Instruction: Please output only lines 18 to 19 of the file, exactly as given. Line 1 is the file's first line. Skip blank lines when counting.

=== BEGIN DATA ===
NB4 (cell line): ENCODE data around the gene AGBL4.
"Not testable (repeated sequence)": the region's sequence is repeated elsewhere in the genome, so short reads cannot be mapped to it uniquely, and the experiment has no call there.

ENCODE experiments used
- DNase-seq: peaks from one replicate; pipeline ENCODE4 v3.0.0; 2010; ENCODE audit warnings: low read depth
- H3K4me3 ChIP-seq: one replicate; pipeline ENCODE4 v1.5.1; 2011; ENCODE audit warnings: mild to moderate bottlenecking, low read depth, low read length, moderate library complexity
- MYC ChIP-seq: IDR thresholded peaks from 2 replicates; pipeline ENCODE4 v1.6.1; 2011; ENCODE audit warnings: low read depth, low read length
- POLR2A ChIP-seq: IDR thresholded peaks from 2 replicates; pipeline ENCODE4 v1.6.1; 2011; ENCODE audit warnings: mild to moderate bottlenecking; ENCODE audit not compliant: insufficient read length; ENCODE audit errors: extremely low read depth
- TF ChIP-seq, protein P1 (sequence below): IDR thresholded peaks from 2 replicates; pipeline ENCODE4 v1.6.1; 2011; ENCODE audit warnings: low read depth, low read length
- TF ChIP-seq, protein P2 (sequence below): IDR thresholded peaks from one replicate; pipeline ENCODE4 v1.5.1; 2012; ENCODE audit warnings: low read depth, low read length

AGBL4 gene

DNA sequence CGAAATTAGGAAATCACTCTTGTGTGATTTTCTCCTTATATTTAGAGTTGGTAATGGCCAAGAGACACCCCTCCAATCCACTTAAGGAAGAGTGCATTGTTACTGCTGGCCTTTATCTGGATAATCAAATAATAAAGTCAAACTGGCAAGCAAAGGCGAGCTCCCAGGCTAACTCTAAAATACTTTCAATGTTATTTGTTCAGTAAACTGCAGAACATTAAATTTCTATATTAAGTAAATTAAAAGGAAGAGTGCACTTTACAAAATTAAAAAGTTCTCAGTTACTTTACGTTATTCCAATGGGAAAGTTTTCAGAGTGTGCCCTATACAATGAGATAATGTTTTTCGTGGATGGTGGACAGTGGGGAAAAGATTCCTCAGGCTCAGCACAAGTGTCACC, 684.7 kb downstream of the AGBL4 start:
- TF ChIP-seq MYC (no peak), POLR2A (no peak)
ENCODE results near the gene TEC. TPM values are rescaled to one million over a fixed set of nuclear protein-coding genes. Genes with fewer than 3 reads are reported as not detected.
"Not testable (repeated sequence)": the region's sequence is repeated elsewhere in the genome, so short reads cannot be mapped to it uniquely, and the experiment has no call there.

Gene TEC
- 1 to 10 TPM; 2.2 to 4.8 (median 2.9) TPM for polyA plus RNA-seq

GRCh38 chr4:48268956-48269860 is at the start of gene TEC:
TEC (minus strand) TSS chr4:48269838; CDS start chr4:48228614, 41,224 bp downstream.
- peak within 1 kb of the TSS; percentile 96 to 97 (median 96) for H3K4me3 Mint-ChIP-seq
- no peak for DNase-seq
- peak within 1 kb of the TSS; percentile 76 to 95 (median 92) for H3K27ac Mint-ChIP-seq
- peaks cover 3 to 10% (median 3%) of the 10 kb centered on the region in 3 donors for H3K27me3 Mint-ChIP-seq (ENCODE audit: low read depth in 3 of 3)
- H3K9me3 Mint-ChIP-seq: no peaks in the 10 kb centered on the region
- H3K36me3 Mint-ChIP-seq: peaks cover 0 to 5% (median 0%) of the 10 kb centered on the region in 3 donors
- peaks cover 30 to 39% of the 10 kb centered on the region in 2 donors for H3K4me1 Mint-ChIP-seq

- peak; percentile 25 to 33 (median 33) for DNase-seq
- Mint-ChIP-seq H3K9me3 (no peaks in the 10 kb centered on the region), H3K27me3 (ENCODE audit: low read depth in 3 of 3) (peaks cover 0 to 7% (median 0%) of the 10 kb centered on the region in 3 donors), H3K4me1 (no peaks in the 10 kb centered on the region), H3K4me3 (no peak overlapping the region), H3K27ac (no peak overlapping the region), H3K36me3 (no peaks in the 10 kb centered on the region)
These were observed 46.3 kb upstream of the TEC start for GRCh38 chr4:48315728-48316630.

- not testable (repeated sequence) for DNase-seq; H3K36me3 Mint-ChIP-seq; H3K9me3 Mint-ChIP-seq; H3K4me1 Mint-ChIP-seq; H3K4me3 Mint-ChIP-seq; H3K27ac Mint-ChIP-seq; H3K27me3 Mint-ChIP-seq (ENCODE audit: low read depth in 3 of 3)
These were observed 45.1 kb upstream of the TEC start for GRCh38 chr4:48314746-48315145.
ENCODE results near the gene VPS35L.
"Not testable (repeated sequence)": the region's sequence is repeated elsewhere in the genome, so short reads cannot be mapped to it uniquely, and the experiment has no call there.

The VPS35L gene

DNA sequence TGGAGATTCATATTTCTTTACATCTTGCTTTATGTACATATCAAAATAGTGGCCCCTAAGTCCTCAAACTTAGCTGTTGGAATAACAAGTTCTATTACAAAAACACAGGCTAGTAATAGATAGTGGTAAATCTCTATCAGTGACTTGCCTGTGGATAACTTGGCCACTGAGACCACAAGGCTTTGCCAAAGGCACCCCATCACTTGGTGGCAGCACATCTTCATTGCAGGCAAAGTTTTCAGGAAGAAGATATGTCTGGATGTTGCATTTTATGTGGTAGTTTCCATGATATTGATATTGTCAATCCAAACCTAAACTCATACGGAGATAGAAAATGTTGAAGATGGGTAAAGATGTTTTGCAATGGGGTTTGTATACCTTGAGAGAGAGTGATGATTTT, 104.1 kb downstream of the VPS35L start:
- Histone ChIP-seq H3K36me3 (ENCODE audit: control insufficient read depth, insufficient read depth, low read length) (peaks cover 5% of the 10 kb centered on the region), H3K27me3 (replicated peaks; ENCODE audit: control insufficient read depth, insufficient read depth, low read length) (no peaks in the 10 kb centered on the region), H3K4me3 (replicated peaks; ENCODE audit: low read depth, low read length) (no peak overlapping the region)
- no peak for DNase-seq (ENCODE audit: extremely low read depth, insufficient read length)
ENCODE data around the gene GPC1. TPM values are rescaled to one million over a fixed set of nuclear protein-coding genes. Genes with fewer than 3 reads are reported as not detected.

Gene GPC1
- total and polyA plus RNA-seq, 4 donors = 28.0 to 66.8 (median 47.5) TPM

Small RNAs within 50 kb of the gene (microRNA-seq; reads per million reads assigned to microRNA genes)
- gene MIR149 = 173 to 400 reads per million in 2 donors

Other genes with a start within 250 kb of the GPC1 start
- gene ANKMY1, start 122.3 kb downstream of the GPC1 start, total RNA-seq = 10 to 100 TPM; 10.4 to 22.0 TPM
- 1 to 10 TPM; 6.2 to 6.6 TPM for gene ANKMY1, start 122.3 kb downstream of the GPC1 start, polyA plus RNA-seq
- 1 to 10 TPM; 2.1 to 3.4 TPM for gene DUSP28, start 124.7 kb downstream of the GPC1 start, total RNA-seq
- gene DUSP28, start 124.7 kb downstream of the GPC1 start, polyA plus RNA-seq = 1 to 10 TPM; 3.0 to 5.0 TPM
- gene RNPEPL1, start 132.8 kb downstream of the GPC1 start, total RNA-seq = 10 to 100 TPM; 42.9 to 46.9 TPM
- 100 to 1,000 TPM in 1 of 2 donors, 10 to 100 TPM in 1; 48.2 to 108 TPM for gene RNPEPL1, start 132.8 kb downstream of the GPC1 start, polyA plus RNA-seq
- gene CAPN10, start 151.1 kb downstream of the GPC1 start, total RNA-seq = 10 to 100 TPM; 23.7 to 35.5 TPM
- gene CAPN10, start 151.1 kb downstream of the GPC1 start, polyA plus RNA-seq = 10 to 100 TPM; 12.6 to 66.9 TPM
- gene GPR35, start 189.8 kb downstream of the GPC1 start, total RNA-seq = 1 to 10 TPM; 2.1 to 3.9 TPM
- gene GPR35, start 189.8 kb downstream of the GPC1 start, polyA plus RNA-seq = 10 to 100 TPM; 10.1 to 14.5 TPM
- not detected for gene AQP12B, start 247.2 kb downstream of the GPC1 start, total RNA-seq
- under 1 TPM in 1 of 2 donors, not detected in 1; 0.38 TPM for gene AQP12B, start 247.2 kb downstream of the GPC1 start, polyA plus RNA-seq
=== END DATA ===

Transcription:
TEC (minus strand) TSS chr4:48269838; CDS start chr4:48228614, 41,224 bp downstream.
- peak within 1 kb of the TSS; percentile 96 to 97 (median 96) for H3K4me3 Mint-ChIP-seq